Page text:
Career exploration – the no (or minimal) risk way of seeking to live a better life

“I realized that I’m settling for a mildly unhappy work life.” Morgan said in our introductory phone call. Morgan was in the real estate field in New London, Connecticut. “I have no reason to quit. The pay is ok. My boss is ok. My work is ok. My lifestyle is ok. Compared to a lot of others, I have it pretty good.”

I liked Morgan’s attitude of gratitude. Even if you don’t like your job, starting in a place of gratitude for having a job that, at least, pays the bills is a good thing from both a spiritual/psychological place and from a practical place because it is easier to move when infused with positive energy.

“I just don’t want to risk switching careers.” Morgan continued. I explained to Morgan that she wasn’t risking anything at the moment. She was not near the point of making a leap. But, she was engaged in a process that stops many people from exploring their dreams. She was comparing her current job with a phantom job. Certainty beats uncertainty almost every time.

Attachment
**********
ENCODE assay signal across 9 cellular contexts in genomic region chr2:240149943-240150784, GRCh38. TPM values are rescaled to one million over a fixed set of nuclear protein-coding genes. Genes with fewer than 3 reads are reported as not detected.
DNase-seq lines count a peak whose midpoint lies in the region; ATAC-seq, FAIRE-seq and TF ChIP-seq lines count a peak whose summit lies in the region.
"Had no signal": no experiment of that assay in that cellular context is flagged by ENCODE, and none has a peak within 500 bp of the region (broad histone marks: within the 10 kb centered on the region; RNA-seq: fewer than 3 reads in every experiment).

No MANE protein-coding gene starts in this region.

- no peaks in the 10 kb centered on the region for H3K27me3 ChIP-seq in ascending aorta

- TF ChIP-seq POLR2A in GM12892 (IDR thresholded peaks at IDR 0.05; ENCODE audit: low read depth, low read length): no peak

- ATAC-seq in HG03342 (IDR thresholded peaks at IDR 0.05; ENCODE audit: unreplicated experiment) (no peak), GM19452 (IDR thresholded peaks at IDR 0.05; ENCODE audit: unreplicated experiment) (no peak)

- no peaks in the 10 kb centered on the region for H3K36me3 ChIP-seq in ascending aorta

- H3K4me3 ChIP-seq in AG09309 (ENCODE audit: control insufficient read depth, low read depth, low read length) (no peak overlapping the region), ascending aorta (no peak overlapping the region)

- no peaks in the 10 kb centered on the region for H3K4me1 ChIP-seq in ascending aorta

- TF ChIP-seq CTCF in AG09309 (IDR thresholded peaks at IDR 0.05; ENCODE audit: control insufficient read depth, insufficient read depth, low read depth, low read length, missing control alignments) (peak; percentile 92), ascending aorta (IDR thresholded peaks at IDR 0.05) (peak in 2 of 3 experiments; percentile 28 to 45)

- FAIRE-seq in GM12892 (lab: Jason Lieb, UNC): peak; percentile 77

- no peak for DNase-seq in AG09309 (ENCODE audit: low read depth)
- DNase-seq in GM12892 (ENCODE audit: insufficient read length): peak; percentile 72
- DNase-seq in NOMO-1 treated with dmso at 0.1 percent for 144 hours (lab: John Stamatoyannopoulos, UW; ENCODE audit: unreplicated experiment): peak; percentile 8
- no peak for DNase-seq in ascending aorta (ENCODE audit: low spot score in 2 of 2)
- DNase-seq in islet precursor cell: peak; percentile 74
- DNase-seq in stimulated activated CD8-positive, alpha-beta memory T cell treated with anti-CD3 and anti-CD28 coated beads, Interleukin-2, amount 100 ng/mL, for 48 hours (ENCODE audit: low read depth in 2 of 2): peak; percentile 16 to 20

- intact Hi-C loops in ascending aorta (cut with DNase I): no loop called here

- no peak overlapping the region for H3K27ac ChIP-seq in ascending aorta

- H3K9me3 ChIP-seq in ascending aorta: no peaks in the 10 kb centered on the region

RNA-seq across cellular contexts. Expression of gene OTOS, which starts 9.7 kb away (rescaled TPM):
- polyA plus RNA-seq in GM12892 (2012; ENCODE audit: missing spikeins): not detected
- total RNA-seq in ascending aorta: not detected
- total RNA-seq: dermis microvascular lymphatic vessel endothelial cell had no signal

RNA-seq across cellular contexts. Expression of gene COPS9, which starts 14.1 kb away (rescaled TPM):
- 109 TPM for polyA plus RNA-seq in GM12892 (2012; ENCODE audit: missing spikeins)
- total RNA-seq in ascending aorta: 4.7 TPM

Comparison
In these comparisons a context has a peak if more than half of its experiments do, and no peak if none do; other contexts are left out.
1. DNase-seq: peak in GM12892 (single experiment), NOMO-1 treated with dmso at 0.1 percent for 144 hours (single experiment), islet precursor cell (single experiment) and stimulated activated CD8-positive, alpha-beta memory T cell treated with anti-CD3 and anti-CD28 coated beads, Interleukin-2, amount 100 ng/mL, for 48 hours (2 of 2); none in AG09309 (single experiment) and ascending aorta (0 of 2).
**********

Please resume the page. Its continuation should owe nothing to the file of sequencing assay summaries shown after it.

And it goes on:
What is the risk of career exploration? Reading/reflecting/discussing work in other fields with friends/acquaintances. That costs nothing and the time invested is hardly a cost. Taking a class might cost some money but the whole notion of stopping education after college is rapidly becoming outdated. Meeting with a skilled career counselor – warning self-serving notice – is potentially life changing and, at worst, an hour with an objective advisor who might provide a few insights for the cost of dinner at a restaurant. Regardless, how big of a risk is that in the context of something as significant as your career?

Career exploration is almost risk free. Staying in job or career path that you don’t like is risk free only if you think mildly unhappy for the rest of your working days is worth the price of certainty.